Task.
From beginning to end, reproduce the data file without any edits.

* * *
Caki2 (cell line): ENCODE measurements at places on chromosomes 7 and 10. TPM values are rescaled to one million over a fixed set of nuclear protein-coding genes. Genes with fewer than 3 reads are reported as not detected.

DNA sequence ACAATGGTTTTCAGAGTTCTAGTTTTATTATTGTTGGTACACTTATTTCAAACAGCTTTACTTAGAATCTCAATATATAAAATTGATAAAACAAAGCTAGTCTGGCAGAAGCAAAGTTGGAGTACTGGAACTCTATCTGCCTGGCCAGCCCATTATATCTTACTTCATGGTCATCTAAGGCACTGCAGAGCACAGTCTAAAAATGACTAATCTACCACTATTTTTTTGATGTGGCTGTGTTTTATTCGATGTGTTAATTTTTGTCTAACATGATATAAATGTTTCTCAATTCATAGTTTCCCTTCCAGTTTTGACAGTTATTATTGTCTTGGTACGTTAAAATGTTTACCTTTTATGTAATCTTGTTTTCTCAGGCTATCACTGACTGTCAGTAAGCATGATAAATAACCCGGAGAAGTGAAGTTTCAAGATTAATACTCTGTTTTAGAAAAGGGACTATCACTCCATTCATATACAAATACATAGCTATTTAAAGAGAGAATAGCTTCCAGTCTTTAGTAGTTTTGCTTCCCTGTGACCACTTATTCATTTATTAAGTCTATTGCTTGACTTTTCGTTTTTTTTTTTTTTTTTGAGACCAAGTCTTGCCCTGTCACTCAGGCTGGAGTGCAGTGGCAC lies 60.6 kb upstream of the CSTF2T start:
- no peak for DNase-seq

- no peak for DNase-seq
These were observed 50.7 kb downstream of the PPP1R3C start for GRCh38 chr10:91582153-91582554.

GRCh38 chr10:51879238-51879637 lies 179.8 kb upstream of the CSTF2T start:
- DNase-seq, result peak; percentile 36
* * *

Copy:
Caki2 (cell line): ENCODE measurements at places on chromosomes 7 and 10. TPM values are rescaled to one million over a fixed set of nuclear protein-coding genes. Genes with fewer than 3 reads are reported as not detected.

DNA sequence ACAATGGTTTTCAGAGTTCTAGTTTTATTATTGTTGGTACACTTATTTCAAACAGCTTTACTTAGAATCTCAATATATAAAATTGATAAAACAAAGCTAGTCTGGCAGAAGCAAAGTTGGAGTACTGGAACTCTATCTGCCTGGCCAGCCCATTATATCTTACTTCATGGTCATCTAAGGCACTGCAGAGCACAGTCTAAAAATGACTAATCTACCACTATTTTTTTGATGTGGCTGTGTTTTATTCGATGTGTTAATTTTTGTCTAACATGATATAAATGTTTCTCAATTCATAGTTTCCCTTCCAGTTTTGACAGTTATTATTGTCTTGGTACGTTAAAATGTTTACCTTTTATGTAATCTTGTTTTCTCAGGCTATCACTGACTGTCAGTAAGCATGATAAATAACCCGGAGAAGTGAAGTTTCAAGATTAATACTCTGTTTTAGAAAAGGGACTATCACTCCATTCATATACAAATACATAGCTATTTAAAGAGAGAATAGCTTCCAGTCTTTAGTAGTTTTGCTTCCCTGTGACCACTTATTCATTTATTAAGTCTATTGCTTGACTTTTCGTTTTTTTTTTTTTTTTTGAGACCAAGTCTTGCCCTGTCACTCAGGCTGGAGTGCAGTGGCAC lies 60.6 kb upstream of the CSTF2T start:
- no peak for DNase-seq

- no peak for DNase-seq
These were observed 50.7 kb downstream of the PPP1R3C start for GRCh38 chr10:91582153-91582554.

GRCh38 chr10:51879238-51879637 lies 179.8 kb upstream of the CSTF2T start:
- DNase-seq, result peak; percentile 36